Families have found it difficult to find information, to understand how their students are progressing. The portal aspect of Infinite Campus does not appear to be working well. HIDOE has set up several websites, held Facebook video chats, posted Vimeo video updates. But the communications is disjointed and complicated.

The use of Panorama to survey teachers and students was wise given the difficulty the district has had in getting feedback. The response rate was very high for teachers, not high for students. Further the district did not begin the family survey in time to publicize the results enabling school community members to take that into account in choosing fall school models. Principals have the results, but families do not. The Family survey should have been given more priority and been administered earlier given the district’s timeline for fall determinations.

A new integrated system of LMS/SIS/SPED/Assessment management systems should be designed and implemented. Hawai‘i is in a favorable position, the only state that is one district, and could create and deliver the infrastructure all schools, teachers, students, and families need to be in easy to access, continuous, student achievement-informed communication. I was encouraged to hear from Interim Asst. Superintendent Alisa Bender, that a team is working on this.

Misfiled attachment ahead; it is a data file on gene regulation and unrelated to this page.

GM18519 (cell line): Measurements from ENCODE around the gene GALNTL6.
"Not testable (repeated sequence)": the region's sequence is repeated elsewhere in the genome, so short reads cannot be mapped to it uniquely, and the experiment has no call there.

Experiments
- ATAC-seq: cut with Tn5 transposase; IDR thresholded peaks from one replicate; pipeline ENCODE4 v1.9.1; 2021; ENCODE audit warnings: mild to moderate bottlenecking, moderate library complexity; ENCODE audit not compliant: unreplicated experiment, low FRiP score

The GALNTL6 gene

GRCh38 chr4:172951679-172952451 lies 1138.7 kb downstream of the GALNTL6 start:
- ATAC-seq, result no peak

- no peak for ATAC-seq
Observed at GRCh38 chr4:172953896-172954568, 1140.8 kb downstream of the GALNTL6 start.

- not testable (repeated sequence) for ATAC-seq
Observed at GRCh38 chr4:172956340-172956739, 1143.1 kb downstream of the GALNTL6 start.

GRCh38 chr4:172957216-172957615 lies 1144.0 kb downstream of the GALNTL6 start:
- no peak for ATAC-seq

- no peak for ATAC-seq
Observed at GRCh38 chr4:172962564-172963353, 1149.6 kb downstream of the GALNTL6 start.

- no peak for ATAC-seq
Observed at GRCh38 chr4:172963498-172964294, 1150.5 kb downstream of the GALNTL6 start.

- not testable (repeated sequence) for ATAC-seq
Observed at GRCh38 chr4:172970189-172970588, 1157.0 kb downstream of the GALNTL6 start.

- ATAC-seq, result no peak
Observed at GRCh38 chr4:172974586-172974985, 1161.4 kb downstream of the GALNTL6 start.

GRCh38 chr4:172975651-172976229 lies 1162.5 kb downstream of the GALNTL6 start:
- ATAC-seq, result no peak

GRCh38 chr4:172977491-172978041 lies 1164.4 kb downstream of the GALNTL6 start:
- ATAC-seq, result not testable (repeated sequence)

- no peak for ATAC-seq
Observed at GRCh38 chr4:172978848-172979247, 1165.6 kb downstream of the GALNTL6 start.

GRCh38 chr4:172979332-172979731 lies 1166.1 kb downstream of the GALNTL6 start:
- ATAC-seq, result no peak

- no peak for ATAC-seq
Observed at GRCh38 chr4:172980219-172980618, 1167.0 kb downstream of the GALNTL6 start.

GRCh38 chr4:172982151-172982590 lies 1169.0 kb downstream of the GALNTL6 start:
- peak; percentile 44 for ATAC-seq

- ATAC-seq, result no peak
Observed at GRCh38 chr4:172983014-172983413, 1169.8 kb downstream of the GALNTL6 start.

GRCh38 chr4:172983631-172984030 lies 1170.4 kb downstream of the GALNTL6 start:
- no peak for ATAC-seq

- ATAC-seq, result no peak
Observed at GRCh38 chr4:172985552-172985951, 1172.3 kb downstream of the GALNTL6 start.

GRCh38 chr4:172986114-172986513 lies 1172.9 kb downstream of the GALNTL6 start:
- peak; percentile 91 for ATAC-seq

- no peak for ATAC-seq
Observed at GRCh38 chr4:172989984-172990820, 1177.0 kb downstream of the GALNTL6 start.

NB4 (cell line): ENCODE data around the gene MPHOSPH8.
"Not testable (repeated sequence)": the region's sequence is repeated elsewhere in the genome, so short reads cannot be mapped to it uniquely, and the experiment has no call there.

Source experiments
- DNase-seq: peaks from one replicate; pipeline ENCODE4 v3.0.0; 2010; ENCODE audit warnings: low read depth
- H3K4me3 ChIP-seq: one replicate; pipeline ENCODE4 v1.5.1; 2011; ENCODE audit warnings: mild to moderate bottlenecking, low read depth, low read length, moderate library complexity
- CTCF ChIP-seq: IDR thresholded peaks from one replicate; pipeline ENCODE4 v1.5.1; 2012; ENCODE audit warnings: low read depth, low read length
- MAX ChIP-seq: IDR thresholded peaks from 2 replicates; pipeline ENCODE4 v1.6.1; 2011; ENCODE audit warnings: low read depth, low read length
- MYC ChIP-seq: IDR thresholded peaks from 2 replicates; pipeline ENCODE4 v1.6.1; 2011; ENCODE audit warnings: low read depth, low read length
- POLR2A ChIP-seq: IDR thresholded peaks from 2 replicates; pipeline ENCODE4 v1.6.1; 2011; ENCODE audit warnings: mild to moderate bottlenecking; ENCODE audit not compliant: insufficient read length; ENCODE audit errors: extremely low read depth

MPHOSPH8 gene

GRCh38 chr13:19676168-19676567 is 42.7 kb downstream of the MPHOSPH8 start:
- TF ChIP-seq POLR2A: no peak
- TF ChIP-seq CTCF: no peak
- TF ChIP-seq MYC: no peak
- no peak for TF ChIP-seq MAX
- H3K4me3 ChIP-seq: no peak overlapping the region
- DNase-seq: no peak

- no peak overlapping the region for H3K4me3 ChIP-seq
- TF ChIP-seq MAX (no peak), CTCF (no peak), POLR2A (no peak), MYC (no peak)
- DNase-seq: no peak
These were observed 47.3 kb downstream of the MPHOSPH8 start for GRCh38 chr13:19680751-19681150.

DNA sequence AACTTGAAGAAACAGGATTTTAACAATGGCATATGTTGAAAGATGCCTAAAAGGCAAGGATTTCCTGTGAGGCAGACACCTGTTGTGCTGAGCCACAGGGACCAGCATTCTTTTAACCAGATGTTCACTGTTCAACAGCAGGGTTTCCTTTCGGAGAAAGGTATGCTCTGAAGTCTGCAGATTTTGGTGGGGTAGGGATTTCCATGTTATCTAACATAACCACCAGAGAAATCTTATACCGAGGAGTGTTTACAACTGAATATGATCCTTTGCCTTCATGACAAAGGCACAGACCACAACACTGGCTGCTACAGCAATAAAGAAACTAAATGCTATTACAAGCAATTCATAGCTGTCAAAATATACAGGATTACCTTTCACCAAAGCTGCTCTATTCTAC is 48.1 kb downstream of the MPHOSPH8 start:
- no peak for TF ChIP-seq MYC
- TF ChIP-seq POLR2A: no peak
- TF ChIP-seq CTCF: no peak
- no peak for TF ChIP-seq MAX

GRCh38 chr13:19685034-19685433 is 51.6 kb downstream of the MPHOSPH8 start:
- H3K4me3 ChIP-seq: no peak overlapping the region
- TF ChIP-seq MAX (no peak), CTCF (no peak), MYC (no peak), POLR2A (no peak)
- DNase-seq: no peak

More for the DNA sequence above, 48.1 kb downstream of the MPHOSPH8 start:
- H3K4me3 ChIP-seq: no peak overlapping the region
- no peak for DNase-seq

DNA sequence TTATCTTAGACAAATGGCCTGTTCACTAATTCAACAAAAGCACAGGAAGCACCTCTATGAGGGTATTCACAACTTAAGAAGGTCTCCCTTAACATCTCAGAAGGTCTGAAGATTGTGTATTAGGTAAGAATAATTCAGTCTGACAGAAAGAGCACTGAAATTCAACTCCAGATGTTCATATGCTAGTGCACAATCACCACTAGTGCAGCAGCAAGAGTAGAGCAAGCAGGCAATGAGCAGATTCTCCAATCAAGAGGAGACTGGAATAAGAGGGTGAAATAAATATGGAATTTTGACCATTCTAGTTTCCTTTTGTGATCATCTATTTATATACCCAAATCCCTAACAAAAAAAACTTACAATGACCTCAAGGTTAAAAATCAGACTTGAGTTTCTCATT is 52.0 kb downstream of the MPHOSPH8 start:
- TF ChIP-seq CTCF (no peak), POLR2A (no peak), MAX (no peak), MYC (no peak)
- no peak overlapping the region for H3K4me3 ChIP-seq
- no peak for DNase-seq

Could you please tell us the intent and the status of a full evaluation, design, implementation of an up-to-date integrated LMS/SIS/SPED/Assessment instructional and student management system?

We need this critically to support engaged learning, family, student, teacher communication, and district analysis and continuous improvement. We can lead the nation if we persist and do this right.

notes:
SIS PowerSchool Attendance Handbook
SIS Fedena Online and Biometric Attendance Systems
Pandemic Planning for Distance Learning PreK-12 — from New America